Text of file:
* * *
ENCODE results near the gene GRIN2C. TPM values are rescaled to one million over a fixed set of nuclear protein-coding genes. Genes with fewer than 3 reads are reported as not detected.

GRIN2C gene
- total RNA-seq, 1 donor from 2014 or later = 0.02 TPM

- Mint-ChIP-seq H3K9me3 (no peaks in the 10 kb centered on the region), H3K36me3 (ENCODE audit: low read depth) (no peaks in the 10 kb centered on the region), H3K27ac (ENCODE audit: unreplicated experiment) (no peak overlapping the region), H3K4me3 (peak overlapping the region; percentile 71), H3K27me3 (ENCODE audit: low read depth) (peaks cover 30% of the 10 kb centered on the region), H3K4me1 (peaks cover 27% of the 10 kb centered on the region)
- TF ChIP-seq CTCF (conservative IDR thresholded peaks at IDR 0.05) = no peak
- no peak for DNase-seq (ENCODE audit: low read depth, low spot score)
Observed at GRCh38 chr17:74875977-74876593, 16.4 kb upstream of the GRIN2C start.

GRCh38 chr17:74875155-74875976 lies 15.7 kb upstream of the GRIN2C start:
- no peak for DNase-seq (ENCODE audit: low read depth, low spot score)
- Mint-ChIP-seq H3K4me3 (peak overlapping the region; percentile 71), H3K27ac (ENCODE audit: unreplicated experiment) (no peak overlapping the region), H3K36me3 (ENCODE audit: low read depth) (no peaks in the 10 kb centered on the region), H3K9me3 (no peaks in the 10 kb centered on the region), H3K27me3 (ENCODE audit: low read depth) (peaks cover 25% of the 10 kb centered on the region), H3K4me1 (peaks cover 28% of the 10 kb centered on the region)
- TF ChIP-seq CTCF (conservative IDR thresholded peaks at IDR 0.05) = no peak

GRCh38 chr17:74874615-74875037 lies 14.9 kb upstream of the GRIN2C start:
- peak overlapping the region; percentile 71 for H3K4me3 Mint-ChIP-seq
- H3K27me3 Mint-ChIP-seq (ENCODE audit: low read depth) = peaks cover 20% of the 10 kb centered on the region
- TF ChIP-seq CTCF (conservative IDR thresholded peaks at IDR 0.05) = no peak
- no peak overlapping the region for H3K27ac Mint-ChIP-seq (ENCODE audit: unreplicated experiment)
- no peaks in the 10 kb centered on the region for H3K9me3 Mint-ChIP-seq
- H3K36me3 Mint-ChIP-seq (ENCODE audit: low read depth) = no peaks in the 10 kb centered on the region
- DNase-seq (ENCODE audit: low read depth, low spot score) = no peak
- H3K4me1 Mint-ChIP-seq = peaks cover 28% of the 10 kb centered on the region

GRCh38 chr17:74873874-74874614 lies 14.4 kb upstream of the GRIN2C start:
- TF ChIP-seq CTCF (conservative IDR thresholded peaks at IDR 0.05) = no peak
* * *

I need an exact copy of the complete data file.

ENCODE results near the gene GRIN2C. TPM values are rescaled to one million over a fixed set of nuclear protein-coding genes. Genes with fewer than 3 reads are reported as not detected.

GRIN2C gene
- total RNA-seq, 1 donor from 2014 or later = 0.02 TPM

- Mint-ChIP-seq H3K9me3 (no peaks in the 10 kb centered on the region), H3K36me3 (ENCODE audit: low read depth) (no peaks in the 10 kb centered on the region), H3K27ac (ENCODE audit: unreplicated experiment) (no peak overlapping the region), H3K4me3 (peak overlapping the region; percentile 71), H3K27me3 (ENCODE audit: low read depth) (peaks cover 30% of the 10 kb centered on the region), H3K4me1 (peaks cover 27% of the 10 kb centered on the region)
- TF ChIP-seq CTCF (conservative IDR thresholded peaks at IDR 0.05) = no peak
- no peak for DNase-seq (ENCODE audit: low read depth, low spot score)
Observed at GRCh38 chr17:74875977-74876593, 16.4 kb upstream of the GRIN2C start.

GRCh38 chr17:74875155-74875976 lies 15.7 kb upstream of the GRIN2C start:
- no peak for DNase-seq (ENCODE audit: low read depth, low spot score)
- Mint-ChIP-seq H3K4me3 (peak overlapping the region; percentile 71), H3K27ac (ENCODE audit: unreplicated experiment) (no peak overlapping the region), H3K36me3 (ENCODE audit: low read depth) (no peaks in the 10 kb centered on the region), H3K9me3 (no peaks in the 10 kb centered on the region), H3K27me3 (ENCODE audit: low read depth) (peaks cover 25% of the 10 kb centered on the region), H3K4me1 (peaks cover 28% of the 10 kb centered on the region)
- TF ChIP-seq CTCF (conservative IDR thresholded peaks at IDR 0.05) = no peak

GRCh38 chr17:74874615-74875037 lies 14.9 kb upstream of the GRIN2C start:
- peak overlapping the region; percentile 71 for H3K4me3 Mint-ChIP-seq
- H3K27me3 Mint-ChIP-seq (ENCODE audit: low read depth) = peaks cover 20% of the 10 kb centered on the region
- TF ChIP-seq CTCF (conservative IDR thresholded peaks at IDR 0.05) = no peak
- no peak overlapping the region for H3K27ac Mint-ChIP-seq (ENCODE audit: unreplicated experiment)
- no peaks in the 10 kb centered on the region for H3K9me3 Mint-ChIP-seq
- H3K36me3 Mint-ChIP-seq (ENCODE audit: low read depth) = no peaks in the 10 kb centered on the region
- DNase-seq (ENCODE audit: low read depth, low spot score) = no peak
- H3K4me1 Mint-ChIP-seq = peaks cover 28% of the 10 kb centered on the region

GRCh38 chr17:74873874-74874614 lies 14.4 kb upstream of the GRIN2C start:
- TF ChIP-seq CTCF (conservative IDR thresholded peaks at IDR 0.05) = no peak